Nagorno-Karabakh Autonomous Oblast

The Nagorno-Karabakh Autonomous Oblast[a] (NKAO) was an autonomous oblast within the Azerbaijan Soviet Socialist Republic that was created on July 7, 1923. Its capital was the city of Stepanakert. The leader of the oblast was the First Secretary of the Nagorno-Karabakh Autonomous Oblast Committee of the Communist Party of Azerbaijan. The majority of the population were ethnic Armenians.[2][3][4]

Nagorno-Karabakh Autonomous Oblast
Autonomous oblast of the Azerbaijan Soviet Socialist Republic
1923–1991
Location Nagorno-Karabakh2.png
CapitalStepanakert
Area 
• 1989
4,388 km2 (1,694 sq mi)
Population 
• 1989
189,085
History
 • TypeAutonomous Oblast
History 
• Established
7 July 1923
• Abolished
26 November 1991
Preceded by
Succeeded by
Transcaucasian SFSR
Azerbaijan
Republic of Artsakh
Population source:[1]

HistoryEdit

 
Principal cities of the Oblast

The area was disputed between Armenia and Azerbaijan during their short-lived independence from 1918 and 1920. After the Sovietization of Armenia and Azerbaijan, the Kavbiuro organization decided to keep the area within the Azerbaijan SSR whilst granting it broad regional autonomy.[5] Initially, the principal city of Karabakh, Shusha, and surrounding villages were to be excluded from the autonomy as they were predominantly Azerbaijani, particularly after the massacre and expulsion of the majority Armenian population of Shusha—this decision was later reversed in 1923 when Shusha was decided to join the NKAO despite protests from Muslim villages who favored its inclusion into the Kurdistansky Uyezd instead.[6]

On July 7, 1923, Nagorno-Karabakh Autonomous Oblast was created and the capital was moved to Stepanakert.[7] At the time of its formation, its area was 4,161 km2 (1,607 sq mi).[7] According to the 1926 census, the population of the region was 125,200 people, among whom the Armenians accounted for 89.2%. However, by 1989, the share of Armenians dropped to 76.9% of the population of the autonomous region.[8] Reasons for this include the policy of Soviet Azerbaijani authorities to settle Azerbaijanis in the region and some out-migration of Karabakh Armenians, as well as the generally higher birthrate among Azerbaijanis than among Armenians.[9]

Although the question of Nagorno-Karabakh's status did not become a major public issue until the mid-1980s, Armenian intellectuals, Soviet Armenian and Karabakh Armenian leadership periodically made appeals to Moscow for the region's transfer to Soviet Armenia.[9] In 1945, the leader of Soviet Armenia Grigory Arutinov appealed to Stalin to attach the region to Soviet Armenia, which was rejected.[9] In 1965, thirteen Karabakh Armenian party officials wrote to Soviet leadership with their grievances about the attitude of Soviet Azerbaijani officials towards the NKAO. Many of these Karabakh Armenian officials were dismissed or moved to Armenia.[9] The rise of Heydar Aliyev to the leadership of the Azerbaijani SSR in 1969 saw increasing attempts to tighten Baku's control over the autonomous region. In 1973–74 Aliyev purged the entire leadership of the NKAO, who were regarded as Armenian nationalists. He appointed Boris Kevorkov, an Armenian from outside Karabakh, as the First Secretary of the Nagorno-Karabakh Autonomous Oblast Committee of the Communist Party of Azerbaijan.[9]

In 1977, the prominent Armenian author Sero Khanzadyan wrote an open letter to Leonid Brezhnev calling for Nagorno-Karabakh's annexation to Soviet Armenia.[10]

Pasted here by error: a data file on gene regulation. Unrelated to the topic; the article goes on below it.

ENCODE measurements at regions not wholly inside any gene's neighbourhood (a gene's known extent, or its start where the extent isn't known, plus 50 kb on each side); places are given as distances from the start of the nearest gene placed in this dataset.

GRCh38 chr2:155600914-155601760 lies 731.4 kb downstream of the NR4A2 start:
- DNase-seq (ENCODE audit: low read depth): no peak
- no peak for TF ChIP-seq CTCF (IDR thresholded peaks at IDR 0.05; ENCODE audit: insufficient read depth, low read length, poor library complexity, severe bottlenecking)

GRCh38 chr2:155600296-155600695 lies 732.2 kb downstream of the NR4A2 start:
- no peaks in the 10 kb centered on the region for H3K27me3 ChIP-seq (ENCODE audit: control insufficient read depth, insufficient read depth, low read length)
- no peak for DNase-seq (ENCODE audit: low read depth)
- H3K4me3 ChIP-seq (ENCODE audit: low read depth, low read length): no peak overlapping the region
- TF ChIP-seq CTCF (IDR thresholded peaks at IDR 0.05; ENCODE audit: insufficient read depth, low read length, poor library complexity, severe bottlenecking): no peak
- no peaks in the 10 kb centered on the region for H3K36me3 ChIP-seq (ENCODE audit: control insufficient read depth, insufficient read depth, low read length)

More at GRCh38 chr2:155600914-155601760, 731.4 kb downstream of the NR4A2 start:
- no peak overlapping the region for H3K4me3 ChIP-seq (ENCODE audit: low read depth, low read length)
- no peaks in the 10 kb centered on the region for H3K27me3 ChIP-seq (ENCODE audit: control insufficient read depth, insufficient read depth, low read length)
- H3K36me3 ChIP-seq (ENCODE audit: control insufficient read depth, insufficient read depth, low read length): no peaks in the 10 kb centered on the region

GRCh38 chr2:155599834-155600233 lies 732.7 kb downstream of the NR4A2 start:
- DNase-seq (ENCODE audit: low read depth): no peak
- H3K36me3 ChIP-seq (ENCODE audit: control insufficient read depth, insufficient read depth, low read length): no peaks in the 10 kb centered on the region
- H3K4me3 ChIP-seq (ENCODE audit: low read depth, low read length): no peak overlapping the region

Administrative divisionsEdit

There were five administrative divisions or raions in the NKAO :

DemographicsEdit

According to Edmund Herzig and Marina Kurkchiyan, Nagorno-Karabakh in the 1920s had a population of 131,500 people, 94.4% (124,136) of whom were ethnic Armenians and only 5.6% (7,364) of whom were ethnic Azerbaijanis. In 1933, Nagorno-Karabakh had a population of 147,308, 10,751 (7.30%) of whom were urban dwellers, and 136,557 (92.70%) of whom were rural residents.[11]

Over the course of 68 years, the Armenian share of the population dropped from 94.7 to 76.9 percent, whilst the Azerbaijani share of the population quadrupled from 5.1 to 21.5 percent—indicative of the cultural and economic difficulties local Armenians experienced under Soviet Azerbaijani leadership which led to their expatriation to Armenia and Baku.[12]

Ethnic composition of the Nagorno-Karabakh Autonomous Oblast
Ethnic group 1921 census[13] 1926 census[14] 1939 census[15] 1959 census[16] 1970 census[17] 1979 census[18] 1989 census[19]
Number % Number % Number % Number % Number % Number % Number %
Armenians 122,426 94.73 111,694 89.24 132,800 88.04 110,053 84.39 121,068 80.54 123,076 75.89 145,450 76.92
Azerbaijanis[b] 6,550 5.07 12,592 10.06 14,053 9.32 17,995 13.80 27,179 18.08 37,264 22.98 40,688 21.52
Russians 596 0.48 3,174 2.10 1,790 1.37 1,310 0.87 1,265 0.78 1,922 1.02
Ukrainians 35 0.03 436 0.29 238 0.18 193 0.13 140 0.09 416 0.22
Belarusians 12 0.01 11 0.01 32 0.02 35 0.02 37 0.02 79 0.04
Greeks 68 0.05 74 0.05 67 0.05 33 0.02 56 0.03 72 0.04
Tatars 6 0.00 29 0.02 36 0.03 25 0.02 41 0.03 64 0.03
Georgians 5 0.00 25 0.02 16 0.01 22 0.01 17 0.01 57 0.03
Others 267 0.21 151 0.12 235 0.16 179 0.14 448 0.30 285 0.18 337 0.18
TOTAL 129,243 100.00 125,159 100.00 150,837 100.00 130,406 100.00 150,313 100.00 162,181 100.00 189,085 100.00


Military conflictEdit

 
Location of the Oblast within the area claimed by the Republic of Artsakh.

The conflict between the Armenians in the oblast and the government of the Azerbaijan SSR broke out in 1987. The fighting escalated into the First Nagorno-Karabakh War by the end of 1991. On November 26, 1991, the parliament of the Azerbaijan SSR abolished the autonomous status of the oblast. Its internal administrative divisions were also abolished, and its territory was split up and redistributed amongst the neighboring administrative raions of Khojavend, Tartar, Goranboy, Shusha, and Kalbajar.[20] In response, the majority Armenian population of the oblast declared their independence as the Nagorno-Karabakh Republic which was supported by Armenia.[21][22] Today, most of the territory of the former oblast is under the control of the self-proclaimed Republic of Artsakh. Azerbaijan regained control of the southern part of the former autonomous oblast during the 2020 Nagorno-Karabakh war.[23]